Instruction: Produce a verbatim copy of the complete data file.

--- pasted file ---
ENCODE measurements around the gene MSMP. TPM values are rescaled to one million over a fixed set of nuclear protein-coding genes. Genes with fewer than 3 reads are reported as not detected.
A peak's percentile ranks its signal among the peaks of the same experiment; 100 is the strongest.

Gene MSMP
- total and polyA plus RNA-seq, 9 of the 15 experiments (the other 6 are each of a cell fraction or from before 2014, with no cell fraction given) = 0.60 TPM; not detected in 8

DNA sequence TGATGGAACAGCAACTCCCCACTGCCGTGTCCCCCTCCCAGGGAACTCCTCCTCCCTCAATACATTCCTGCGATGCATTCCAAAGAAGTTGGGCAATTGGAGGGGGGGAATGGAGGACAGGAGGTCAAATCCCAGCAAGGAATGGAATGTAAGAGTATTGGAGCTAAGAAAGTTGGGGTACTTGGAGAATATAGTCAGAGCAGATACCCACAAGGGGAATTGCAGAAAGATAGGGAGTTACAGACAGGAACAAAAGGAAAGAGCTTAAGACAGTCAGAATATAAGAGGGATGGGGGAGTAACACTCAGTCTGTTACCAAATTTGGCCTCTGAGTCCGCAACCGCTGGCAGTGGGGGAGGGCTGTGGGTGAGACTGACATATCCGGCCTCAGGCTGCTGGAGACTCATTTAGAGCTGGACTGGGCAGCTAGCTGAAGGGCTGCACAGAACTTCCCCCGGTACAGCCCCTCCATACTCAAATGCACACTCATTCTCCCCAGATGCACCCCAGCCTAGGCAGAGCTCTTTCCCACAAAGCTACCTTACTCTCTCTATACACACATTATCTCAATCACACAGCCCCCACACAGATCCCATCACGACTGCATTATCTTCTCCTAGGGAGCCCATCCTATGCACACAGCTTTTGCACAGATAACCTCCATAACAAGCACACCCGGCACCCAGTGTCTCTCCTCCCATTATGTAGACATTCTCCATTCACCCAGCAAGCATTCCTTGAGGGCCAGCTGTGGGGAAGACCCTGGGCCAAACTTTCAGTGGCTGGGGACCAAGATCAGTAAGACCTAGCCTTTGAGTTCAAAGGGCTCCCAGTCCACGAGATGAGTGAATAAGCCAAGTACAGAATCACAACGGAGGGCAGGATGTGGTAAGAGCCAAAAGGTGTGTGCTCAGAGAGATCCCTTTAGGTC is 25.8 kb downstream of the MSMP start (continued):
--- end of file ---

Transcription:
ENCODE measurements around the gene MSMP. TPM values are rescaled to one million over a fixed set of nuclear protein-coding genes. Genes with fewer than 3 reads are reported as not detected.
A peak's percentile ranks its signal among the peaks of the same experiment; 100 is the strongest.

Gene MSMP
- total and polyA plus RNA-seq, 9 of the 15 experiments (the other 6 are each of a cell fraction or from before 2014, with no cell fraction given) = 0.60 TPM; not detected in 8

DNA sequence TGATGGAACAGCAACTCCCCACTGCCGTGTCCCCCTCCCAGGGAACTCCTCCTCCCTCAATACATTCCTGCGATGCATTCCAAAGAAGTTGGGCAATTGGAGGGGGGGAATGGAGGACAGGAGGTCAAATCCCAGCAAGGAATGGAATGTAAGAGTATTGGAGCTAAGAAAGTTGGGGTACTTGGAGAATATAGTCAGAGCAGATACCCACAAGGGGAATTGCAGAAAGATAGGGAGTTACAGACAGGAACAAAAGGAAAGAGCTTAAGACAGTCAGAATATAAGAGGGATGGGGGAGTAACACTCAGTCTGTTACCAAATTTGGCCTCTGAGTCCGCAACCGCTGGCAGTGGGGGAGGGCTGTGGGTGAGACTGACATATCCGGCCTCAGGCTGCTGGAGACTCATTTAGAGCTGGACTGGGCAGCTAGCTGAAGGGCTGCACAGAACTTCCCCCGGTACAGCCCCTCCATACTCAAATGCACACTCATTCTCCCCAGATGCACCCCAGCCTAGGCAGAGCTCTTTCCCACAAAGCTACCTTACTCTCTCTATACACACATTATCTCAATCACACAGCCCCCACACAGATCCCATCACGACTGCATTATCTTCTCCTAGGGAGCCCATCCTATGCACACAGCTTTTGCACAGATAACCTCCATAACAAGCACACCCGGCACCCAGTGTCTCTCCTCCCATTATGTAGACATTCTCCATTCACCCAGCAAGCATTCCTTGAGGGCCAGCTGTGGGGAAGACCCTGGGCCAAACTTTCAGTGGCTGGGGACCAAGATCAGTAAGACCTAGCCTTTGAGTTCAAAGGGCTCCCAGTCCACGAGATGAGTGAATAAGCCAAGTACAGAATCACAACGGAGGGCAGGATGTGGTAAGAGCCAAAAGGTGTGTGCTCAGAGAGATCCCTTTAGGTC is 25.8 kb downstream of the MSMP start (continued):